Moreover, the unequal retirement age is not in line with the International Convention on the Elimination of all Forms of Discrimination Against Women (CEDAW), which Viet Nam ratified in 1982. It states in article 11 of CEDAW that State Parties “shall take all appropriate measures to eliminate discrimination against women in the field of employment in order to ensure, on a basis of equality of men and women, the same rights.” The issues around retirement age are inextricably linked to the country’s social insurance and pension system and have implication for state finances, the labour market, poverty, health and well-being of the elderly population as well as gender equality. These are complex policy issues that will need to be addressed. However, from the perspective of CEDAW and from international experience, it is clear that the differential retirement age constitutes direct discrimination against women and falls short of CEDAW norms. The differential retirement age infringes upon women’s equal right to work, to the same employment opportunities, to training, to promotion and to job security – and therefore violates the standard of substantive equality set out in CEDAW.
In the past, laws obliging women to retire earlier than men were designed in many countries to protect women and to acknowledge their contribution to unpaid household and family care. As Viet Nam is a middle-income country, this measure needs to be rethought in light of the negative impact this policy has on professional women and on the inclusiveness in government. Globally and regionally, the trend is to equalize retirement ages between women and men and to increase retirement ages. By 2035, all but one OECD countries will have uniform retirement age and in East and Southeast Asia, most countries except for Cambodia, Vietnam and China, have equal retirement ages. In China, women in professional positions have the same retirement age as men. The trend to increase retirement ages is a result of increased life expectancy and fiscal pressures, but it also supports gender equality in the labour force.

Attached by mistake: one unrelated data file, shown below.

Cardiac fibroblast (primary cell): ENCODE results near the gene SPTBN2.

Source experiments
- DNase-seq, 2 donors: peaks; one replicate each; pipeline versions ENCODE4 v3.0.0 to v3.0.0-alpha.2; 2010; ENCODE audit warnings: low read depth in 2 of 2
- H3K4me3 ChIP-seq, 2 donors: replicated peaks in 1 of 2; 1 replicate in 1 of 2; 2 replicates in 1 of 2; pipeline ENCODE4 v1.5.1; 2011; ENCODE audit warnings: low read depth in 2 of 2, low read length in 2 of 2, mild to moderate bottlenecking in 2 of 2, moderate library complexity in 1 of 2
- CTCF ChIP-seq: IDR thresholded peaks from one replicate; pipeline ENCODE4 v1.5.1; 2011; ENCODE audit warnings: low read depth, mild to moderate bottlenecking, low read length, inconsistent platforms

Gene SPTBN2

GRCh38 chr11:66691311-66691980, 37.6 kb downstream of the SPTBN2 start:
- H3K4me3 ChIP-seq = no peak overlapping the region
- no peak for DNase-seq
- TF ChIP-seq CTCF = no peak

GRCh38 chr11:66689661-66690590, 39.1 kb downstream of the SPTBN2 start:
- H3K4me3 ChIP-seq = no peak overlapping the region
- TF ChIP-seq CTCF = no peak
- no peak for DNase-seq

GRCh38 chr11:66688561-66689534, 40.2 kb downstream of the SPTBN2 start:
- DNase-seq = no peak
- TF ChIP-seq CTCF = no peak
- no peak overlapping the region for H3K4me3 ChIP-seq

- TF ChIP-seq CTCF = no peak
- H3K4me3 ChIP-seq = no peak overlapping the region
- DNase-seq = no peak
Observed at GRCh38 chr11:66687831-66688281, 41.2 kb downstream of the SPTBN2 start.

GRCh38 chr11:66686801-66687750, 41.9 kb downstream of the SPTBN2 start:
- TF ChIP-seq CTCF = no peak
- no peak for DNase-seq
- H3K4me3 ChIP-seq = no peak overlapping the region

Today, the discussion will be on the decree to implement article 187 – age of retirement. With the development of this decree, there is an opportunity for the government to take a step to remove the discrimination in retirement age between women and men. By gradually increasing the retirement age for women over a period of time, to be equal with that of men, the government will show a clear commitment to gender equality, women’s rights and adherence to CEDAW. With implementation of this decree, many more women that have a life-long experience, strong expertise in their area and steadfast commitment will be able to contribute to their fuller potential in Vietnamese society and political life.
On behalf of the UN Country Team, I would like to reconfirm our commitment to support the Government to end all kinds of discrimination against women, in line with CEDAW’s principles. The United Nations in Viet Nam welcomes the Government’s leadership in this area. We will continue to work, in close partnership with the Government and CSOs, to advance the status of women and promote gender equality.
Thank you for your attention. I wish you all good health and happiness, and of course a fruitful and enjoyable day.